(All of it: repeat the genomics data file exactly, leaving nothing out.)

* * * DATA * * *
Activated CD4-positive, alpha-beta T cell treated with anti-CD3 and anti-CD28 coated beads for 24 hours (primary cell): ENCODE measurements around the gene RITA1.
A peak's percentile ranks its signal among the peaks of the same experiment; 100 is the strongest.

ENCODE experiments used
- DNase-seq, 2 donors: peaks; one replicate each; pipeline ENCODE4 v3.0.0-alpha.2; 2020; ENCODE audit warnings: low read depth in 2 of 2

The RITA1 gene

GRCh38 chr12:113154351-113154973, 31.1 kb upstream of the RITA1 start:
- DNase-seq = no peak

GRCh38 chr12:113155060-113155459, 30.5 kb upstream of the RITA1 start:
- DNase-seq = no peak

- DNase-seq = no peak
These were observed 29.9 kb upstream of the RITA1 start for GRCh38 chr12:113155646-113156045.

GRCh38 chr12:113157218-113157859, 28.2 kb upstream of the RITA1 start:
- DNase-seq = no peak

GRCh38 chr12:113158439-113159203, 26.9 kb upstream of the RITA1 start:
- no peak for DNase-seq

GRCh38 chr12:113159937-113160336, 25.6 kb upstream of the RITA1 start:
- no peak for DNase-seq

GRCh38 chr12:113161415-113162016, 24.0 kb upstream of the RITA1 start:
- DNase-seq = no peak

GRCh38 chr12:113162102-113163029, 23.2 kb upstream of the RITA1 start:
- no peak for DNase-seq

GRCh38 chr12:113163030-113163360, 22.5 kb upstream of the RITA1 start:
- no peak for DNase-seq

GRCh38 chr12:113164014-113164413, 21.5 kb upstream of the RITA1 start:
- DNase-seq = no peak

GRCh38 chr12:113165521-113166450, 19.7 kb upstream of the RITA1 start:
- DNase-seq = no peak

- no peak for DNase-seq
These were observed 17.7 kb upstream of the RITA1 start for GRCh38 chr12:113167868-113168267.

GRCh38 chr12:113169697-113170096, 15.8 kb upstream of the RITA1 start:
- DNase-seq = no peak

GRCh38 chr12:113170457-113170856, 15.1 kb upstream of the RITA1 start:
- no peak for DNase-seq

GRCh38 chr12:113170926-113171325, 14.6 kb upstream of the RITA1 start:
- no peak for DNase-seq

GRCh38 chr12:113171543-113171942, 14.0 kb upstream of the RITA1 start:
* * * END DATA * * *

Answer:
Activated CD4-positive, alpha-beta T cell treated with anti-CD3 and anti-CD28 coated beads for 24 hours (primary cell): ENCODE measurements around the gene RITA1.
A peak's percentile ranks its signal among the peaks of the same experiment; 100 is the strongest.

ENCODE experiments used
- DNase-seq, 2 donors: peaks; one replicate each; pipeline ENCODE4 v3.0.0-alpha.2; 2020; ENCODE audit warnings: low read depth in 2 of 2

The RITA1 gene

GRCh38 chr12:113154351-113154973, 31.1 kb upstream of the RITA1 start:
- DNase-seq = no peak

GRCh38 chr12:113155060-113155459, 30.5 kb upstream of the RITA1 start:
- DNase-seq = no peak

- DNase-seq = no peak
These were observed 29.9 kb upstream of the RITA1 start for GRCh38 chr12:113155646-113156045.

GRCh38 chr12:113157218-113157859, 28.2 kb upstream of the RITA1 start:
- DNase-seq = no peak

GRCh38 chr12:113158439-113159203, 26.9 kb upstream of the RITA1 start:
- no peak for DNase-seq

GRCh38 chr12:113159937-113160336, 25.6 kb upstream of the RITA1 start:
- no peak for DNase-seq

GRCh38 chr12:113161415-113162016, 24.0 kb upstream of the RITA1 start:
- DNase-seq = no peak

GRCh38 chr12:113162102-113163029, 23.2 kb upstream of the RITA1 start:
- no peak for DNase-seq

GRCh38 chr12:113163030-113163360, 22.5 kb upstream of the RITA1 start:
- no peak for DNase-seq

GRCh38 chr12:113164014-113164413, 21.5 kb upstream of the RITA1 start:
- DNase-seq = no peak

GRCh38 chr12:113165521-113166450, 19.7 kb upstream of the RITA1 start:
- DNase-seq = no peak

- no peak for DNase-seq
These were observed 17.7 kb upstream of the RITA1 start for GRCh38 chr12:113167868-113168267.

GRCh38 chr12:113169697-113170096, 15.8 kb upstream of the RITA1 start:
- DNase-seq = no peak

GRCh38 chr12:113170457-113170856, 15.1 kb upstream of the RITA1 start:
- no peak for DNase-seq

GRCh38 chr12:113170926-113171325, 14.6 kb upstream of the RITA1 start:
- no peak for DNase-seq

GRCh38 chr12:113171543-113171942, 14.0 kb upstream of the RITA1 start: